Nothing in the Indiana Constitution prevents the state legislature from protecting LGBT Hoosiers from the real harms caused by discrimination. As a matter of fact, the Constitution stands with LGBT Hoosiers who seek to live their lives without fear of discrimination.
When introduced in November 2015, Indiana Senate Bill 100 was presented as a bill to add sexual orientation and gender identity protections to Indiana law, which lesbian, gay, bisexual and transgender (LGBT) Hoosiers urgently need. Unfortunately, the bill that was introduced provides little meaningful protection from discrimination for transgender people and includes damaging carve-outs and exemptions targeting all LGBT people in Indiana. While broadly problematic, there are six key problems with SB100:
SB100 denies LGBT people protections others receive, invites discrimination against transgender people, eliminates local civil rights laws, and protects both licensed professionals who discriminate and religiously affiliated medical and social service providers that discriminate with public funds.
Lambda Legal sent an open letter to Indiana Gov. Mike Pence and leaders of the Indiana House and Senate urging them to include sexual orientation and gender identity to the existing categories that enjoy protection from discrimination under Indiana law.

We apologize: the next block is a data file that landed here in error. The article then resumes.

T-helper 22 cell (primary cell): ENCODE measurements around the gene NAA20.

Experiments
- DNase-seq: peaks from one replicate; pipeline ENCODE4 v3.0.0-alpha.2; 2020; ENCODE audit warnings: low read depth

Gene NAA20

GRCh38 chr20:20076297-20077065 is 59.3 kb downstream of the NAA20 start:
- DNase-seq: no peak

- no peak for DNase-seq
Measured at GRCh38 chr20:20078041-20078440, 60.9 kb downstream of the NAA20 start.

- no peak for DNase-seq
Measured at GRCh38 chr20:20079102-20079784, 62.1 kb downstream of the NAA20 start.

Today, Lambda Legal urged the U.S. Seventh Circuit Court of Appeals to reverse a lower court ruling and allow Kimberly Hively to present her case alleging that Ivy Tech Community College, where she worked as an instructor for 14 years, denied her fulltime employment and promotions, and eventually terminated her employment, because she is a lesbian.
On Friday, September 18th, Lambda Legal will honor two leaders whose public stance against Indiana’s so-called “Religious Freedom Restoration Act” (RFRA) this year elevated public outcry, outlined the costly impact of discrimination on business, and set important standard for corporate leadership on civil rights.
More than 100 state bills so far have aimed to use religious beliefs as an excuse for discrimination. The idea is to allow businesses and public employees to mistreat LGBT people and consider married same-sex couples as unmarried.